- Understanding the risks and benefits of microsegmentation is tough. Before microsegmentation is deployed, organizations need to be able to convince peers that risk will, indeed, be reduced. This includes weighing the security risk with the risk of breaking the application. Again, most practitioners struggle to accurately measure the operational risk of deploying these complex policies. As before, without the ability to articulate the risks and benefits, the status quo wins.
- Software development organizations are leery of microsegmentation. By and large, most software developers view anything that smacks of strict policy controls as an impediment to their ability to introduce new features. Also, anything that might impact velocity—and in turn, business agility—is a non-starter for most CIOs.
Microsegmentation evolved out of a need to stop the progression of network-borne attacks inside the cloud and data center, but still falls short of allowing IT operations and security teams to address today’s networking problems. Policy complexity and the inability to prioritize protection based on exposure risk can introduce management headaches. Even for organizations with sufficient resources to reduce friction, the benefits of deploying microsegmentation are difficult to justify against the age-old argument for business agility and velocity. Risk reduction, especially in an organization that hasn’t yet experienced a major security event, is hard to quantify. Needless to say, an alternative is necessary.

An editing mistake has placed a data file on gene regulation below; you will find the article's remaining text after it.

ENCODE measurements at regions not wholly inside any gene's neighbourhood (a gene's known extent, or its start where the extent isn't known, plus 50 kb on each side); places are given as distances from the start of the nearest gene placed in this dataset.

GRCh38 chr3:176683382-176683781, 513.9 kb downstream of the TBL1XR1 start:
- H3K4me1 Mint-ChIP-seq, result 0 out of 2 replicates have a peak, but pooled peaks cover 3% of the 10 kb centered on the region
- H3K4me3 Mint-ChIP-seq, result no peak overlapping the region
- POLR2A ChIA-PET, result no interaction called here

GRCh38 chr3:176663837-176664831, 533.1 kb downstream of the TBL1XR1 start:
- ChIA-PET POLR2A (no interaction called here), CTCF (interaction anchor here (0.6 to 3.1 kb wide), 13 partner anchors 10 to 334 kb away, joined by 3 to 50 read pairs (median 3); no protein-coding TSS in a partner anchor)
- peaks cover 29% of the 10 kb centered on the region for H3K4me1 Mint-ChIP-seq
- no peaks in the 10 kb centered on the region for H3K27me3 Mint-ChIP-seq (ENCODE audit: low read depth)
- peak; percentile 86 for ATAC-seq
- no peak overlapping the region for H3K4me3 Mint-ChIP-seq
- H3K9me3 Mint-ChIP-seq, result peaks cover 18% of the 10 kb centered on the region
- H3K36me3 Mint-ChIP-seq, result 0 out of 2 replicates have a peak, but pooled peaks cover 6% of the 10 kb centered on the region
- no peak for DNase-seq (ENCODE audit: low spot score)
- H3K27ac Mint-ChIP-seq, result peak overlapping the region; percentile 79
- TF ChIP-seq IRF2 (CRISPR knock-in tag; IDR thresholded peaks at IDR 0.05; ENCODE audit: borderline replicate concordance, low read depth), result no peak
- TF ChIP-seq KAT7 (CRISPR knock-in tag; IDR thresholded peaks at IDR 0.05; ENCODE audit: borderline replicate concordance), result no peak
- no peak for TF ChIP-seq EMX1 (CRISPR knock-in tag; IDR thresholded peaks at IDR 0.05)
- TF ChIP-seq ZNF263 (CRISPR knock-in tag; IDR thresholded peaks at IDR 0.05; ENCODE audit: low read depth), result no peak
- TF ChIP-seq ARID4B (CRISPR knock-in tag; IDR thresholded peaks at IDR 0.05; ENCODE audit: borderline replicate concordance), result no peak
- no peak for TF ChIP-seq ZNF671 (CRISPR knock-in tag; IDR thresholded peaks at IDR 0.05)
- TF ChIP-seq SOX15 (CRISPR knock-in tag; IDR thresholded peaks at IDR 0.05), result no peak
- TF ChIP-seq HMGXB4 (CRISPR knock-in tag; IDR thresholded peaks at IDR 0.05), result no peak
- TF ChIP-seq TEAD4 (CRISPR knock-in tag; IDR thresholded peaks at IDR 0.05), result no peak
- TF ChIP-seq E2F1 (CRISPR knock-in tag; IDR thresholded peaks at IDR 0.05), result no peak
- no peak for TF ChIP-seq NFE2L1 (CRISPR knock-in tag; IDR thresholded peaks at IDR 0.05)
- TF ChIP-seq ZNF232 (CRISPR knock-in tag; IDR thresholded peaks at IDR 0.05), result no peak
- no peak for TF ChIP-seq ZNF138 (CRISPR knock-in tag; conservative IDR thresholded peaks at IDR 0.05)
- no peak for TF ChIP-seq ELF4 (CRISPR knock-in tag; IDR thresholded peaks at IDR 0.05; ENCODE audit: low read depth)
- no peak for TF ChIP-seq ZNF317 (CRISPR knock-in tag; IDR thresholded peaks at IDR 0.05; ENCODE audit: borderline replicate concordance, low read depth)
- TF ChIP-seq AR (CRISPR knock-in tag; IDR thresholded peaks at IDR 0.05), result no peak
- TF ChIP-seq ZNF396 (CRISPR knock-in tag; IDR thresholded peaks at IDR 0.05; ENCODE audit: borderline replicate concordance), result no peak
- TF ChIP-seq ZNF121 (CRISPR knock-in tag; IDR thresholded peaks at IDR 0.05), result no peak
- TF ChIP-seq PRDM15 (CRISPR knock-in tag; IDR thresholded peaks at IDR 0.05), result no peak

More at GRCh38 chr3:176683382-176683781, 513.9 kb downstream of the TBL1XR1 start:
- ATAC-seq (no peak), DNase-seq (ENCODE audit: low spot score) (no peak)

Eliminating the challenges of microsegmentation to improve security.
After learning about microsegmentation, what it is, and the limitations and challenges that accompany it, it’s easy to see why many microsegmentation initiatives never get off the ground. Between operational overhead and the inability to overcome organizational resistance due to its complex deployment process, many organizations cannot prove or justify the ROI to take on the task of migration.
If you cannot rely on the supposed “latest and greatest” networking technology, though, you’re probably wondering what comes next—how to improve network policies so that applications communicating on your network are known-secure, and attack progression in your cloud and data center is stopped. Zscaler has created an entirely new class of security control called Zscaler Workload Segmentation to accomplish just that.
Zscaler Workload Segmentation abandons the address-centric network model used by microsegmentation and is instead based on the secure identity of the communicating application software. As a result, organizations are able to dramatically reduce complexity and improve security. The advantages of trusted application networking include: